The difference between Windows 7 and Windows 8? Think Ford versus Ferrari.
A twenty-something Microsoft technician, patient and unfailingly polite, and I were chatting. From Bangalore, he had taken over my Windows 7 computer, my main machine, to try to root out some unseen malady which had prevented all Office programs as well as Skype and Skydrive from running properly. Every time I tried to sign in to my Microsoft account to use one of these programs, a crash ensued once I had entered my user name. I could not get to the required password screen.
As one of those interminable “please wait” screens familiar to anyone who has ever tried to repair or re-install Windows whirred away, my young friend explained to me that once you’ve driven a Ferrari you will never go back to Ford. And it really isn’t that hard to learn to drive one. You just need some training. The product is far superior.
But, I rejoined, a billion people or more know how to drive a Ford, and only a microscopic percentage of them will ever have the chance to get behind the wheel of a Ferrari, much less own one. I don’t need to start with lessons when I go to rent a car. Why can’t Microsoft make software that, in the words of CEO Steve Ballmer, “just works.”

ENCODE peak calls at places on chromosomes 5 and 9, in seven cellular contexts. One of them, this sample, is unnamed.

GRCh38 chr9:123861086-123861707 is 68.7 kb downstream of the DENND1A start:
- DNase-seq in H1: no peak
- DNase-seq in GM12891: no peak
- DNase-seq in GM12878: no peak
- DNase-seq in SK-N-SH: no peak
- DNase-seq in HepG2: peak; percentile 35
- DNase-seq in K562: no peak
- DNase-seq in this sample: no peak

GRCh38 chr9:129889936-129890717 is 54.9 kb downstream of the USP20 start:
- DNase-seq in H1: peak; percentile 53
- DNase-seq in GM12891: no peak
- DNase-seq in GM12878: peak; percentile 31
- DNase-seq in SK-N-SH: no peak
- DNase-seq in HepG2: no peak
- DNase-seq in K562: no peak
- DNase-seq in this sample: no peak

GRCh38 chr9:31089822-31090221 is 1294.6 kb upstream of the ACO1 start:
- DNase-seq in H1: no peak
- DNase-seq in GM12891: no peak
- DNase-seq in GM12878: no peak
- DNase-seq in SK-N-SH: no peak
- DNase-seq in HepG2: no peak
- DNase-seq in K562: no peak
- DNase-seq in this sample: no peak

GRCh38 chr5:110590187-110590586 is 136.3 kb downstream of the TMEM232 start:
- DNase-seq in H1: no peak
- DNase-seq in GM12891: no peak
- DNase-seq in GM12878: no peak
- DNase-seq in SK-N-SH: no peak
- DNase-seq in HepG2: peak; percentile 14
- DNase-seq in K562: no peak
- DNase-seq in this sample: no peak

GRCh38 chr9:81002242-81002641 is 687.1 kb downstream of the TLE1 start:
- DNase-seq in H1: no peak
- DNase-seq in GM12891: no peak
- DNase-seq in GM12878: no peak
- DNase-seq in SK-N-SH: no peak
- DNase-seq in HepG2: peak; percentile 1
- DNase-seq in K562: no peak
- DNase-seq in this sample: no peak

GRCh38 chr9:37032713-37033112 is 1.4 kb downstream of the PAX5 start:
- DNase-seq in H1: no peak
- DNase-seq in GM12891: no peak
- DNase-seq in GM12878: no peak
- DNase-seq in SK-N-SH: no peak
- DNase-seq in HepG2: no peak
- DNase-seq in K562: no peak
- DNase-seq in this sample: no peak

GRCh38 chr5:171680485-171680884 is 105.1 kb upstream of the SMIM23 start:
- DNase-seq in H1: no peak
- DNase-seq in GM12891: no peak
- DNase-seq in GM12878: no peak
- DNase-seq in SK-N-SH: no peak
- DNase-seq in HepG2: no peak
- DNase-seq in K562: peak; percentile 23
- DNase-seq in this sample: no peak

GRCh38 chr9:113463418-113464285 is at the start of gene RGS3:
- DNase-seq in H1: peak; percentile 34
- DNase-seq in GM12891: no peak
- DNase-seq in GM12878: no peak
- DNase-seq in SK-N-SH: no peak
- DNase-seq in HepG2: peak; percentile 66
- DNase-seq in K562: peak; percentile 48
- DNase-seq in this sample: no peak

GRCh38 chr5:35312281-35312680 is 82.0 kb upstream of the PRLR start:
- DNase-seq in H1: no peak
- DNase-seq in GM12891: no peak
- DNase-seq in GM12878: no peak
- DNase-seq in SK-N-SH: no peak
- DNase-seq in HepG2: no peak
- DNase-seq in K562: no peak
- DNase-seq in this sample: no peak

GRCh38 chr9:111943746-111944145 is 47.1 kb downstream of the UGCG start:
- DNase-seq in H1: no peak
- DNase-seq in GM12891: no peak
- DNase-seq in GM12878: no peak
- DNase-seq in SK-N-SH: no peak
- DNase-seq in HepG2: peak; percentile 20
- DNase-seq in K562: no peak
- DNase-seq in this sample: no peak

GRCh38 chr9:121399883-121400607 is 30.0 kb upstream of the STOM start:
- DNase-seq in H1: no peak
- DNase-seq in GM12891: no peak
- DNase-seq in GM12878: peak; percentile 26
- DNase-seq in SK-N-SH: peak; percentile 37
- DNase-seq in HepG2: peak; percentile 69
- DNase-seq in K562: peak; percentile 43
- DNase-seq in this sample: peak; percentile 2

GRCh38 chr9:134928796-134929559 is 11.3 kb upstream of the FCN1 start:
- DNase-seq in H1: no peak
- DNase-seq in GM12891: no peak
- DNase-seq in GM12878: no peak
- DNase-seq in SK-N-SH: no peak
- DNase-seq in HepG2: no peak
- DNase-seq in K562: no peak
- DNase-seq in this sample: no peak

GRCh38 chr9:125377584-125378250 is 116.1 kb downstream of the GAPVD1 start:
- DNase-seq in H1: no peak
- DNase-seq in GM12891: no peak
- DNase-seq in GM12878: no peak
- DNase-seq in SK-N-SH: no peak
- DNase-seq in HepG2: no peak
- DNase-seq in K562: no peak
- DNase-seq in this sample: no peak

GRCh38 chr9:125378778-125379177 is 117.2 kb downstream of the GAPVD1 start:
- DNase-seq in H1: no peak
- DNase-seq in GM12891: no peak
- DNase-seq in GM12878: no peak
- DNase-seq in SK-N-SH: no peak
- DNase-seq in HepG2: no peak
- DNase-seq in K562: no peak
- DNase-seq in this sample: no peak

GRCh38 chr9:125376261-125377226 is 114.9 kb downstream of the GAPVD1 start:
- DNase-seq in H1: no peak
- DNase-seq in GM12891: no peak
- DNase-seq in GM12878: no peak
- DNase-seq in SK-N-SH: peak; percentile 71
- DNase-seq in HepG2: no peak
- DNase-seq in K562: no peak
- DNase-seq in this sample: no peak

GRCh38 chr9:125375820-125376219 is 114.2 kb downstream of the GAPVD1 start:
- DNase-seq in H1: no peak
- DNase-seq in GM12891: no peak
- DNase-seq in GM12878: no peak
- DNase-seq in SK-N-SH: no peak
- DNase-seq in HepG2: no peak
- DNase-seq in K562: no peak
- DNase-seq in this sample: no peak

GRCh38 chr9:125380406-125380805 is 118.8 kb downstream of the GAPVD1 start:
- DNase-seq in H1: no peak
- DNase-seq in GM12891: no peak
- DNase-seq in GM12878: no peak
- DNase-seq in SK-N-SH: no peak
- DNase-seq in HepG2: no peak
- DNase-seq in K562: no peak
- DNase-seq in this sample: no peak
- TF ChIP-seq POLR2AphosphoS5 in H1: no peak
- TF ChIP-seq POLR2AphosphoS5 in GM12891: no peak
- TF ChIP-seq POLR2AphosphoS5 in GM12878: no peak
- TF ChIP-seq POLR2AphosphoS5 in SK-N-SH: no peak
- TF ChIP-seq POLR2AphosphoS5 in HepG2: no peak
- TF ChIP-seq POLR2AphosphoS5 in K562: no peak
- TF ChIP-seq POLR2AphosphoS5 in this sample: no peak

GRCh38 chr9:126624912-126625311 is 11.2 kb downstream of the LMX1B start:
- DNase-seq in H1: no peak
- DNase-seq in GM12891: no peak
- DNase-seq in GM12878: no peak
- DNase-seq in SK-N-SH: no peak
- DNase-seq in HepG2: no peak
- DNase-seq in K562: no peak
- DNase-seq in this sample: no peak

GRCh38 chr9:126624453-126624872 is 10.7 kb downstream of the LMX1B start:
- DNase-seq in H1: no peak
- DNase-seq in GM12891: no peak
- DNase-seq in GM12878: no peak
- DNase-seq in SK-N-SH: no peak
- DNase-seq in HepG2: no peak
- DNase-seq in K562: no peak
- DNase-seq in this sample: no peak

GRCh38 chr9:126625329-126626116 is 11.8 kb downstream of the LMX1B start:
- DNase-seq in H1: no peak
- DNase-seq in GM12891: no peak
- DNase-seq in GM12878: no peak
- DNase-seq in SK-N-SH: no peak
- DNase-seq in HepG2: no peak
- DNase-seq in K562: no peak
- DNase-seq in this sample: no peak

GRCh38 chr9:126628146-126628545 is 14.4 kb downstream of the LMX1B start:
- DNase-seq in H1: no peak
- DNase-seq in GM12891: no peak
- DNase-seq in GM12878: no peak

My young friend was unpersuaded.
Two punch lines.
1. Unless you’ve been living under a rock, you know that Microsoft has decided, in it infinite wisdom, that you will not have to learn to drive a Ferrari to use Windows 8. Windows 8.1, including something resembling Win7’s “Start” button, and the ability to boot to the familiar desktop rather than the new-fangled tile-based Metro interface, will be widely available as a free Windows 8 upgrade by the holidays. Whether Microsoft crying “Uncle” so late in the game is enough to arrest the steep slide in PC sales remains to be seen.
2. After roughly a dozen hours of tinkering under the hood by two Microsoft techies in Bangalore, I have my Win 7 computer back. It’s a relief. But, you know what? I plan to spend most of my time running Ubuntu 12.04 LTS. Right from the web, this free OS works fine on my three-year-old Lenovo ThinkPad. As far as I can remember, it has never crashed.